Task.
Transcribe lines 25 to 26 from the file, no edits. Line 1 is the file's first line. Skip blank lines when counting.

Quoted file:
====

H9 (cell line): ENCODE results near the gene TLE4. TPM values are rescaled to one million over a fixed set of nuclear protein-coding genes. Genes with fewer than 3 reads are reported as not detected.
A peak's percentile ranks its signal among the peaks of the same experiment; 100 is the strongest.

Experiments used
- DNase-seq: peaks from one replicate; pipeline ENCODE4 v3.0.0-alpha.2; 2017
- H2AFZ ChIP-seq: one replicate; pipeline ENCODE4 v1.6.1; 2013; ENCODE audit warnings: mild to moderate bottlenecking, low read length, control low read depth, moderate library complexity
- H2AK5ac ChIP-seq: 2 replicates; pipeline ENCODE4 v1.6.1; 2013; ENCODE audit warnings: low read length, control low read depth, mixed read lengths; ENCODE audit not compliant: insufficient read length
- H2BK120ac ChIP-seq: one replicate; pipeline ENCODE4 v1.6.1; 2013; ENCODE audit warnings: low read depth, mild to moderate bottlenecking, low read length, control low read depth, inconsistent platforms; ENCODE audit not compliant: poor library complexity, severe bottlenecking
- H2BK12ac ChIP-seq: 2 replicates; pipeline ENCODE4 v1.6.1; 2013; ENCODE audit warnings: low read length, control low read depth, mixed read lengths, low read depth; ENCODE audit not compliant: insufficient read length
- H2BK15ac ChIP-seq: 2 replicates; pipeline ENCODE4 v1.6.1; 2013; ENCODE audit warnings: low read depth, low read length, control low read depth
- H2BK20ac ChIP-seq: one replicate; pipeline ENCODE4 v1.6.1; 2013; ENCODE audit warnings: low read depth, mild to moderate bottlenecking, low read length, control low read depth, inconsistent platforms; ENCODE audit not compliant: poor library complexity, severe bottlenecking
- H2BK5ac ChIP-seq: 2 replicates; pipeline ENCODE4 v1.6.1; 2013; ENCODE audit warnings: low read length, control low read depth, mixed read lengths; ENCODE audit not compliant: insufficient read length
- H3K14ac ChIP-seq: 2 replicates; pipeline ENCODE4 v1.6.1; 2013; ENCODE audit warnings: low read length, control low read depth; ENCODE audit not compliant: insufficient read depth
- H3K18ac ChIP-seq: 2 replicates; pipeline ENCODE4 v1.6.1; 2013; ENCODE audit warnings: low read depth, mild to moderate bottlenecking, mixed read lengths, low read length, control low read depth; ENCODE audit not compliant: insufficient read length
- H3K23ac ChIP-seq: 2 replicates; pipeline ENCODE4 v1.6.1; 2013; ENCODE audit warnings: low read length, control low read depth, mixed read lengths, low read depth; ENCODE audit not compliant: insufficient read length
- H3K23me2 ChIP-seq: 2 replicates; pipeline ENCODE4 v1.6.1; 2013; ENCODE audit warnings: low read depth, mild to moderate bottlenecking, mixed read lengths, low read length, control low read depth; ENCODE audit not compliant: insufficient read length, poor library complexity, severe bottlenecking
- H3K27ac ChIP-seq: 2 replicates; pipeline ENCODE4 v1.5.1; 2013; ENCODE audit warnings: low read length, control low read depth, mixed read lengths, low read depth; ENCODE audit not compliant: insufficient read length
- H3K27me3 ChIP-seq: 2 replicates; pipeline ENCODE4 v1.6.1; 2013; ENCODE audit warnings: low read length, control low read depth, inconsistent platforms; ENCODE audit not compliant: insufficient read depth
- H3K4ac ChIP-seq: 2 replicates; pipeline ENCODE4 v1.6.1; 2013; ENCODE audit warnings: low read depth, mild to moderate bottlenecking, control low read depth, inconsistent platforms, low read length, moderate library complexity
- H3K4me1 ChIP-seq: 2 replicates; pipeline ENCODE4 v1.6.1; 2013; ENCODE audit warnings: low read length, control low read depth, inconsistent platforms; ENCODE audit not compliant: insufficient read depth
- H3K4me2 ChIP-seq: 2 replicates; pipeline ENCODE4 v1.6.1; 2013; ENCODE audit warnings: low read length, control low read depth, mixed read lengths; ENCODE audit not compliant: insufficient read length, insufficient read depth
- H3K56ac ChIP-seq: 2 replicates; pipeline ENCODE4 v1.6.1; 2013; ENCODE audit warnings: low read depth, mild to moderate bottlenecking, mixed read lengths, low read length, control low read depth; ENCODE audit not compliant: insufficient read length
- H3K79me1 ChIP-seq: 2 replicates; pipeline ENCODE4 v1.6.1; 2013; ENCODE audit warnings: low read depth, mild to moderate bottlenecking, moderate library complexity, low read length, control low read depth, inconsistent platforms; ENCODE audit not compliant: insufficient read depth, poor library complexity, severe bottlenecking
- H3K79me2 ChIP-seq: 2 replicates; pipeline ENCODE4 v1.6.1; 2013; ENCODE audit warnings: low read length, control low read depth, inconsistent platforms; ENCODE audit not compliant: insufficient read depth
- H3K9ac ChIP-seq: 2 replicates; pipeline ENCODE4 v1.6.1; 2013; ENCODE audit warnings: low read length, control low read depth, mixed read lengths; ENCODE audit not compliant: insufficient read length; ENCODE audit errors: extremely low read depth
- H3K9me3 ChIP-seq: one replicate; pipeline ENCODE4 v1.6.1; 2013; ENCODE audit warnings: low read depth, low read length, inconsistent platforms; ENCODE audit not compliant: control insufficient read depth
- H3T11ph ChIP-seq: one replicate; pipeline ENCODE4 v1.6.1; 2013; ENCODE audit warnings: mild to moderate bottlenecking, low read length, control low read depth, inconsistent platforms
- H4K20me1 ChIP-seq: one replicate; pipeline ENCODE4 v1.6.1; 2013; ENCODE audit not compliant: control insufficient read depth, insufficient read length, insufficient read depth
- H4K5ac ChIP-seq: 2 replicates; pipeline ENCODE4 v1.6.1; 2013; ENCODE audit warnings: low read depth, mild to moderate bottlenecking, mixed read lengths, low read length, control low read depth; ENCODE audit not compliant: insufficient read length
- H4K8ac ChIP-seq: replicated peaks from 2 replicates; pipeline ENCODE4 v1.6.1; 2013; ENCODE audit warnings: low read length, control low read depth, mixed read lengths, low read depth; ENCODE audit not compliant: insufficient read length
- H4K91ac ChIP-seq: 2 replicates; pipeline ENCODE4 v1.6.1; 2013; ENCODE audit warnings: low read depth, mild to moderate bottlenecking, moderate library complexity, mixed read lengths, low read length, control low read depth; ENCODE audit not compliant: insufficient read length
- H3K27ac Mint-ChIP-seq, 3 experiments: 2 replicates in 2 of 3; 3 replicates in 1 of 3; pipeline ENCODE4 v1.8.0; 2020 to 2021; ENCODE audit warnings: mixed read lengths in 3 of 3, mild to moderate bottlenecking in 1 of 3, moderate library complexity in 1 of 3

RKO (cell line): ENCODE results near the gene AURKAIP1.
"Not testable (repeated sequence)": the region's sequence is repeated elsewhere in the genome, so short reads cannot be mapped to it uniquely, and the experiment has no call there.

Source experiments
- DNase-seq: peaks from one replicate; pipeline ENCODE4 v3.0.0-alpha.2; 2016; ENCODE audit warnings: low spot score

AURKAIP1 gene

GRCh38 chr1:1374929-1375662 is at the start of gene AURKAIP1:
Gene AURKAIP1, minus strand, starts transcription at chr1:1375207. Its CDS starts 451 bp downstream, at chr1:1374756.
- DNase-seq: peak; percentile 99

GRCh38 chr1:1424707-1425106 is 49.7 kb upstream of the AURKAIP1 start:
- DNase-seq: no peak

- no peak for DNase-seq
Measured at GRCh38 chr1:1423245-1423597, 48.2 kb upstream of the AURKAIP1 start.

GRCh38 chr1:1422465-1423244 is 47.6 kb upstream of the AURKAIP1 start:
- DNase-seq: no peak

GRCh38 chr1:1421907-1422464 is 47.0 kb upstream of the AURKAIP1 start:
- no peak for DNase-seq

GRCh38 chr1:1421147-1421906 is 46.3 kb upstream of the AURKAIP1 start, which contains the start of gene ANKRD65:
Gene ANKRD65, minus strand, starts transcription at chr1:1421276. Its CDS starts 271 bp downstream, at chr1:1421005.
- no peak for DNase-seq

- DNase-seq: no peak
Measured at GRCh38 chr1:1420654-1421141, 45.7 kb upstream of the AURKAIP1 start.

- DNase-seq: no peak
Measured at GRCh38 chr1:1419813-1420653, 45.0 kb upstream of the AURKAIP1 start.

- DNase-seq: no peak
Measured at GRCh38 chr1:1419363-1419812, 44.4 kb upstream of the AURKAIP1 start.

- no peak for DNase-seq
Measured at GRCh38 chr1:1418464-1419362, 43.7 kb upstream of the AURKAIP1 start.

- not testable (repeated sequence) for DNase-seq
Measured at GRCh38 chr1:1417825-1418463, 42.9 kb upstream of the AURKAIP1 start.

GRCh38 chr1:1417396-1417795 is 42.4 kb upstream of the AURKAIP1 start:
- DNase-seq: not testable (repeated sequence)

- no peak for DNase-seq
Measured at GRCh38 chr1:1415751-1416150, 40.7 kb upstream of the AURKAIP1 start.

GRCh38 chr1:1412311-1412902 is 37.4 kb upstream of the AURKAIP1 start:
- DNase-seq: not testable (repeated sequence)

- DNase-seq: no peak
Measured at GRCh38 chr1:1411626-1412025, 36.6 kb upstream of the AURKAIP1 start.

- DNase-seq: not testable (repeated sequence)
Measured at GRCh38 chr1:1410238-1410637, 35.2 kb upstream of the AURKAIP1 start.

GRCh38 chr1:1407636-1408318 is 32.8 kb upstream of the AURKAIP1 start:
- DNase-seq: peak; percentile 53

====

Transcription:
- H3K9me3 ChIP-seq: one replicate; pipeline ENCODE4 v1.6.1; 2013; ENCODE audit warnings: low read depth, low read length, inconsistent platforms; ENCODE audit not compliant: control insufficient read depth
- H3T11ph ChIP-seq: one replicate; pipeline ENCODE4 v1.6.1; 2013; ENCODE audit warnings: mild to moderate bottlenecking, low read length, control low read depth, inconsistent platforms